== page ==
Namibia: LPM, Nudo Slam Ngavirue Genocide Talks

Herero prisoners of war, around 1900.
14 August 2020

The Landless People's Movement (LPM) and the National Unity Democratic Organisation (Nudo) yesterday criticised the ongoing genocide negotiations between Namibia and the German government, asking for the inclusion of people in the diaspora, especially those in Botswana and South Africa.

Their criticism follows Monday's update by Namibia special envoy on genocide Zed Ngavirue to President Hage Geingob.

While updating Geingob, according to a statement issued by the Presidency, Ngavirue said that the special committee directed the technical committee to work with the National Planning Commission (NPC) to identify costed projects for the seven identified regions.

This according to the statement should be in the fields of water provision, rural and peri-urban electrification, road network construction, housing, education, vocational training, value addition, agricultural development and land acquisition. "When you identify seven regions in Namibia and decide that genocide resources will be deployed in the seven regions, you invariably already exclude the diaspora - those colleagues in Botswana, South Africa, the USA and the UK and in many other countries who are excluded from the benefits that will come through reparation," said LPM leader Bernadus Swartbooi.

"We are told the projects will be implemented in the seven identified regions where the affected communities predominantly reside, namely //Kharas, Hardap, Khomas, Kunene, Omaheke, Otjozondjupa and Erongo." According to Swartbooi, there is no evidence that government has spoken to the affected communities to verify if those are actually the needs of the people. "What if the people in urban and peri-urban areas would probably also have wanted to sit down and give a listing of the things they want done in their lifetime," he questioned.

Swartbooi recommended specific communities must establish own trust funds with own experts so that funds for skills and infrastructural development can be managed by the communities.

"The specific communities must own the process and manage the trust funds themselves. The Germans should stop sending us expatriates because it shows their lack of trust and confidence in our skills unless it is a scheme to redirect the money back to the German community," said the outspoken leader. Nudo secretary general Josef Kauandenge said the "mickey mouse" negotiations with Germany have come a long way and it is time that the affected communities take the lead in negotiating.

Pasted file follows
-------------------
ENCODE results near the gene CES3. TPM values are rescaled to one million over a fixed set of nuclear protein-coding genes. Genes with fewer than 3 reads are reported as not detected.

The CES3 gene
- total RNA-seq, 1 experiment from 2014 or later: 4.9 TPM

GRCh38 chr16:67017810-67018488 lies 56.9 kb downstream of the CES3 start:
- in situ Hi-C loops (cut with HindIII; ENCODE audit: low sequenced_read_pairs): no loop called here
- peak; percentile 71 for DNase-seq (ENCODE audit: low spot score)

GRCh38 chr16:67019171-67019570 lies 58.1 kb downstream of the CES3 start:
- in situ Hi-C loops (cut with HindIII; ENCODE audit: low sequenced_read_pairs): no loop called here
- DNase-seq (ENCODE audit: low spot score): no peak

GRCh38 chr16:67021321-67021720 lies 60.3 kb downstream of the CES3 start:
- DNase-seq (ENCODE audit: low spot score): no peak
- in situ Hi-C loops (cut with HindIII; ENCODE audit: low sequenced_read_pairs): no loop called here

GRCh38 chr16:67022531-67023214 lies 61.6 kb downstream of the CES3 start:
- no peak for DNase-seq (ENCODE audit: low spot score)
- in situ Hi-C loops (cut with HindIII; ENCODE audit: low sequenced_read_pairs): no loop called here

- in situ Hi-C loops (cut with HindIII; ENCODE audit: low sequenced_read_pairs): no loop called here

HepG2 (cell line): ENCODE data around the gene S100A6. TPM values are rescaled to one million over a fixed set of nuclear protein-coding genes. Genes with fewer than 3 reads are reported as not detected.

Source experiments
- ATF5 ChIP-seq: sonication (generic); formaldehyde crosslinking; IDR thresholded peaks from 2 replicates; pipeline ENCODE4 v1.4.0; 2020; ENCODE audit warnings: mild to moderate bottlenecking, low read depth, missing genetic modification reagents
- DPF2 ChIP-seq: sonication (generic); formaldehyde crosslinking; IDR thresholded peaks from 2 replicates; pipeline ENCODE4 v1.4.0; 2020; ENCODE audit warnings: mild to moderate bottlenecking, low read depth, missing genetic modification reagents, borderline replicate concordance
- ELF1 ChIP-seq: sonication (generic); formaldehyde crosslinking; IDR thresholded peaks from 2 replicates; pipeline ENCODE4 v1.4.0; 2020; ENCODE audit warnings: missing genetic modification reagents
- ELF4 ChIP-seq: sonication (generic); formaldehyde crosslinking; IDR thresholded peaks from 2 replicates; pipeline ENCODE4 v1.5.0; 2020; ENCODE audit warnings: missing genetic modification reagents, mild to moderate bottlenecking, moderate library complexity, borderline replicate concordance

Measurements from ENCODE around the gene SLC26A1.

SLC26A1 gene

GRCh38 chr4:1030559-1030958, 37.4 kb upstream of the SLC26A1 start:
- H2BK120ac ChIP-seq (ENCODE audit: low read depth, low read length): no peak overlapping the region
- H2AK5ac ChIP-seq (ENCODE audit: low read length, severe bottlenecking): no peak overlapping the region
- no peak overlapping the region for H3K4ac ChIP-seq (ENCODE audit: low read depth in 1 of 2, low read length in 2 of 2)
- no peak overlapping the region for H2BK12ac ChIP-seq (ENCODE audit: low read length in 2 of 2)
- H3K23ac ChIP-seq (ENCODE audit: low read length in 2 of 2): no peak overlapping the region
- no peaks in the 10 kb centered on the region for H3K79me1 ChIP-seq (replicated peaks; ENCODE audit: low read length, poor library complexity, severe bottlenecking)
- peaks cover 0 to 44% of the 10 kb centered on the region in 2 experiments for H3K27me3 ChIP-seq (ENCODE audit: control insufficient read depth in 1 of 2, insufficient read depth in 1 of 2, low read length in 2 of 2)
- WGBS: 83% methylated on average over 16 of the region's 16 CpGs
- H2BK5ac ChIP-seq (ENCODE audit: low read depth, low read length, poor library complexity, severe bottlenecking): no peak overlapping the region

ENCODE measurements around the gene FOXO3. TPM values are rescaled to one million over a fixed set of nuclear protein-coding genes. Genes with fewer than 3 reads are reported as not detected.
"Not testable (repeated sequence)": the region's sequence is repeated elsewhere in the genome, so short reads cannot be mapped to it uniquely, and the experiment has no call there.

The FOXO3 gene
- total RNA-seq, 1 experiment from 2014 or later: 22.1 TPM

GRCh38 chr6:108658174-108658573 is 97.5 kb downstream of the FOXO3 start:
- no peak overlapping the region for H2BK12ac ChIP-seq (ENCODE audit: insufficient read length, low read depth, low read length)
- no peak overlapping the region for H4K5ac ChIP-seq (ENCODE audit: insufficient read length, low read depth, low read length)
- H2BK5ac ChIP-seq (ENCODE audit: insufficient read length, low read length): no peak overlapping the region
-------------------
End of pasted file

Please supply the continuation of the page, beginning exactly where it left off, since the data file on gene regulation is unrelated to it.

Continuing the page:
"We are rejecting with the contempt it deserve Germany's reluctance to call this atrocities against the Nama and Ovaherero people genocide. Nothing short of the word genocide will be acceptable to Nudo and our members," Kauandenge said.

Equally, he said, Germany's reluctance to accept the word "reparations" clearly is a well calculated attempt to water down this issue and turn it into a sort of a non-event, insignificant enough to be regarded as a serious act done against the Nama and Ovaherero people.

"The offer or proposal by Germany and the Namibian government to receive funding through regional projects were the descendants reside, will not find any fertile ground amongst the descendants of this genocide and that must be made very clear," said Kauandenge.

"Germany has a moral and legal obligations towards the descendants of this genocide and time and patience is running out amongst the affected communities. We cannot negotiate in perpetuity, somewhere somehow this negotiations must come to an end and a genuine process of redress starts for the benefit of the affected communities."

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